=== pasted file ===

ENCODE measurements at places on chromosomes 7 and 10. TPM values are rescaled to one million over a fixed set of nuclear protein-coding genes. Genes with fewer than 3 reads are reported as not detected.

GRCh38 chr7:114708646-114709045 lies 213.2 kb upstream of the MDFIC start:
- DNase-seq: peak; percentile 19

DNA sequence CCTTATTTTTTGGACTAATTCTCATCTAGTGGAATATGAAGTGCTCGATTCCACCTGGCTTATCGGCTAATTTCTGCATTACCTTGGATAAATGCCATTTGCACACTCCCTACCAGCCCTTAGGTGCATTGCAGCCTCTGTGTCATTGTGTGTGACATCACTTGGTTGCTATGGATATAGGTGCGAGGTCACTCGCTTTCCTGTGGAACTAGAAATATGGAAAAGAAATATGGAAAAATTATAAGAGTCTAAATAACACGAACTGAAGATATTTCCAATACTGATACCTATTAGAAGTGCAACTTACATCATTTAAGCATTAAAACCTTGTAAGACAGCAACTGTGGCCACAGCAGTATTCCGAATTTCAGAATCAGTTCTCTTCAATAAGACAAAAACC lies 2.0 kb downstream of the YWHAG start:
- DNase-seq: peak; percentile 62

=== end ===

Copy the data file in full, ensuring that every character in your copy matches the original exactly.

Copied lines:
ENCODE measurements at places on chromosomes 7 and 10. TPM values are rescaled to one million over a fixed set of nuclear protein-coding genes. Genes with fewer than 3 reads are reported as not detected.

GRCh38 chr7:114708646-114709045 lies 213.2 kb upstream of the MDFIC start:
- DNase-seq: peak; percentile 19

DNA sequence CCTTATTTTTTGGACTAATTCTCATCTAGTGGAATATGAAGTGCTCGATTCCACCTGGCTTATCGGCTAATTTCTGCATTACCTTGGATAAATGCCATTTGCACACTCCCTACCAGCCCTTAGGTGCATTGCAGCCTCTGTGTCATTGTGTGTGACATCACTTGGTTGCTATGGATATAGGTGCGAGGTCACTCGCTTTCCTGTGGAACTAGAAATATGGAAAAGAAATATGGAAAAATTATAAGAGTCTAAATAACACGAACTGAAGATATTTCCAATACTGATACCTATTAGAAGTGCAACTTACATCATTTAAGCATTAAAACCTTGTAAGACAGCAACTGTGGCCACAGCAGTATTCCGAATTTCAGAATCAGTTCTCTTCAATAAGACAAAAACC lies 2.0 kb downstream of the YWHAG start:
- DNase-seq: peak; percentile 62